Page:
IT research and advisory company, Gartner said on Tuesday that global sales of mobile devices totalled 440.5 million units in the third quarter of 2011, up 5.6% from the same period last year, but smartphone growth slowed in mature markets.
Gartner said non-smartphone devices performed well, driven by demand in emerging markets for low-cost devices from white-box manufacturers, and for dual-subscriber identity module (SIM) devices.
“Our forecast for the end of the year remains broadly in line at a worldwide level as regions such as Asia/Pacific and the Middle East and Africa make up for weaker performance in the Western European market,” said Annette Zimmermann, principal analyst at Gartner, based in Munich.
Smartphone sales to end users reached 115 million units in the third quarter of 2011, up 42% from the third quarter of 2010. Sequentially, smartphone sales slowed to 7% growth from the second quarter of 2011 to the third quarter of 2011. Smartphone sales accounted for 26% of all mobile phone sales, growing only marginally from 25% in the previous quarter.
“Strong smartphone growth in China and Russia helped increase overall volumes in the quarter, but demand for smartphones stalled in advanced markets such as Western Europe and the US as many users waited for new flagship devices featuring new versions of the key operating systems,” said Roberta Cozza, principal research analyst at Gartner. “Slowdowns also occurred in Latin America, the Middle East and Africa.”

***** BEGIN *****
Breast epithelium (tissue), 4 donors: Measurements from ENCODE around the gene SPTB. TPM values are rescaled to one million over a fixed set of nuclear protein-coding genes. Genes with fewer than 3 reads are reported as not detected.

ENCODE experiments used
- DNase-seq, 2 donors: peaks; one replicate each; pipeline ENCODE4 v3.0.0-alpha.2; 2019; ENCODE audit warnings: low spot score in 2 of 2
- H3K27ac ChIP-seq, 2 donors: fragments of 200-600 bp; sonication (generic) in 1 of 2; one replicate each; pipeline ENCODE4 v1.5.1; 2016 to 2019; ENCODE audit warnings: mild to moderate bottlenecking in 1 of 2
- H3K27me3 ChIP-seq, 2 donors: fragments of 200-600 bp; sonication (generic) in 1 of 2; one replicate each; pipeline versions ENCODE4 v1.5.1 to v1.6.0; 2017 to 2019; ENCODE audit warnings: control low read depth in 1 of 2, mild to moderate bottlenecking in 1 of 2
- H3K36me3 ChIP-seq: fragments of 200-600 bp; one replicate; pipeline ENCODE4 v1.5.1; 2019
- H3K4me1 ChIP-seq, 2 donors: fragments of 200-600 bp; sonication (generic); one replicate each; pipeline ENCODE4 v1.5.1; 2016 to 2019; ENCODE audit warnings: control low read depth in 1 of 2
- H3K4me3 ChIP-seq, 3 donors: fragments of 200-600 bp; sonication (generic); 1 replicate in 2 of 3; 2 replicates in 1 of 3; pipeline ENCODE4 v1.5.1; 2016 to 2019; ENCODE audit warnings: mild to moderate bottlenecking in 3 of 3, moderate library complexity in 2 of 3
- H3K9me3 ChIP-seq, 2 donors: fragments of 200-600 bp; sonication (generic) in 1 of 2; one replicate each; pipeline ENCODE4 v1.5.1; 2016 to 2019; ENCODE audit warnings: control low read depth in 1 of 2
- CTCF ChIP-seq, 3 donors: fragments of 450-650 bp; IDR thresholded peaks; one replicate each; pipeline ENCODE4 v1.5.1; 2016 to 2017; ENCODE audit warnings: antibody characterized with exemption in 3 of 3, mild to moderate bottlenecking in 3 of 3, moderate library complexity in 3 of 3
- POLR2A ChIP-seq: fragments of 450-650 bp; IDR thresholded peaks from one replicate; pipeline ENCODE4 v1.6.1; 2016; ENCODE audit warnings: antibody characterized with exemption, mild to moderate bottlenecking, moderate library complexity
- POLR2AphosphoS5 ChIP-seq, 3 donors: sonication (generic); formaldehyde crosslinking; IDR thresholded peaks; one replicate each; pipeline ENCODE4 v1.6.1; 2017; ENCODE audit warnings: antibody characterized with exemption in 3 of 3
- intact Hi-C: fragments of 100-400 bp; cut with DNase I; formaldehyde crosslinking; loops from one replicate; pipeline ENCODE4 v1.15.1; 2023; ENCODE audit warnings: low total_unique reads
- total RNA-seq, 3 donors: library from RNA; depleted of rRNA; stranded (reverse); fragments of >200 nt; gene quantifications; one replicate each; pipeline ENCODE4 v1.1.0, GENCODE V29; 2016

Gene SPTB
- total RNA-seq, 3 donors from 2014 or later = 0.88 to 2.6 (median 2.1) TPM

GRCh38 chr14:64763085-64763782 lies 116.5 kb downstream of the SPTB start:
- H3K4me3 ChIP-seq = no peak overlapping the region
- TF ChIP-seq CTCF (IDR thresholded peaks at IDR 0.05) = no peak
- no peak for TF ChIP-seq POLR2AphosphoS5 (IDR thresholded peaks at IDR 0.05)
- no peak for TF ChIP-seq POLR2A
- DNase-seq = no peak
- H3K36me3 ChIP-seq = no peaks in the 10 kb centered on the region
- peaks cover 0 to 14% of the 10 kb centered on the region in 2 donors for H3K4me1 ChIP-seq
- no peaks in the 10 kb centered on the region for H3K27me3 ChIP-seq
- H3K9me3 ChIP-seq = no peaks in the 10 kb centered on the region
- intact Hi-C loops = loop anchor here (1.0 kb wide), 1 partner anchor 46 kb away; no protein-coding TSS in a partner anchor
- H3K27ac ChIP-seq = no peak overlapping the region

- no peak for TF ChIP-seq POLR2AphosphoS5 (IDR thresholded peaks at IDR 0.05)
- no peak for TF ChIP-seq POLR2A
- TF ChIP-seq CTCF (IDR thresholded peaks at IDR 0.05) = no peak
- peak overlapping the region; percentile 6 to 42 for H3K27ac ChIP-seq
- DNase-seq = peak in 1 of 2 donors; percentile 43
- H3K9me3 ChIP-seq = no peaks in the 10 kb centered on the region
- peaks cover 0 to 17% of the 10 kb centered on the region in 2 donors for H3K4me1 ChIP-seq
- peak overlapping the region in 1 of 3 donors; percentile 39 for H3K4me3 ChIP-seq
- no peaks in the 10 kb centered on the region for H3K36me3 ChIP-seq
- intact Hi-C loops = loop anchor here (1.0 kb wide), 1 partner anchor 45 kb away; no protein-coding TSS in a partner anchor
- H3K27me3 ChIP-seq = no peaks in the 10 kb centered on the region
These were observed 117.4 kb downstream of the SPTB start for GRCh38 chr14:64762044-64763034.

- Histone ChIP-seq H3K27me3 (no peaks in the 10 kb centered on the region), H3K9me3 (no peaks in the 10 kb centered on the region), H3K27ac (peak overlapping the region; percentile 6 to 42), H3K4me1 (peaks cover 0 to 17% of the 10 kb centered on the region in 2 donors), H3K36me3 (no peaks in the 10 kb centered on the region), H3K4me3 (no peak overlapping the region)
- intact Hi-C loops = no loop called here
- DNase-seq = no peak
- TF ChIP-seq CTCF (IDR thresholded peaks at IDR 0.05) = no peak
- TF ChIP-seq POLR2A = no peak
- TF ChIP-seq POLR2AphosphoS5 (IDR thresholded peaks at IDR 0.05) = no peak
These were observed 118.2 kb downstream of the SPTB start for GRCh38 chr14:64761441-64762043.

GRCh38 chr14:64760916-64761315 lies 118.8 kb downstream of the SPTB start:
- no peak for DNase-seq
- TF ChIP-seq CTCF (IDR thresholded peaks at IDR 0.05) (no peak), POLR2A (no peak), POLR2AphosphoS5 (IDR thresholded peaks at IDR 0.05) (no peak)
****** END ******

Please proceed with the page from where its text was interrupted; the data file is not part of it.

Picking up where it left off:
“Some consumers held off upgrading in the third quarter because they were waiting for promotions on other new high-end models that were launched in the run-up to the fourth quarter holiday season,” Cozza said. “Other consumers were waiting for a rumoured new iPhone and associated price cuts on older iPhone models; this affected US sales particularly.”
Nokia continued to be the worldwide leader in mobile device sales as it accounted for 23.9% of global sales. The second quarter of 2011 was the low point for Nokia, and the third quarter brought signs of improvement. Dual-SIM phones in particular, and feature phones generally, maintained Nokia's momentum in emerging markets.
Samsung became the number one smartphone manufacturer worldwide as sales to end users tripled year over year to reach 24 million.
Apple shipped 17 million iPhones, an annual increase of 21%, but down nearly three million units from the second quarter of 2011 because of Apple's new device announcement in October. Gartner said it believed Apple would bounce back in the fourth quarter because of its strongest ever pre-orders for the iPhone 4S in the first weekend after its announcement.
The Android OS accounted for 52.5% of smartphone sales to end users in the third quarter of 2011, more than doubling its market share from the third quarter of 2010.
“Android benefited from more mass-market offerings, a weaker competitive environment and the lack of exciting new products on alternative operating systems such as Windows Phone 7 and RIM,” Cozza said. “Apple's iOS market share suffered from delayed purchases as consumers waited for the new iPhone. Continued pressure is impacting RIM's performance, and its smartphone share reached its lowest point so far in the US market, where it dropped to 10%.” - I-Net Bridge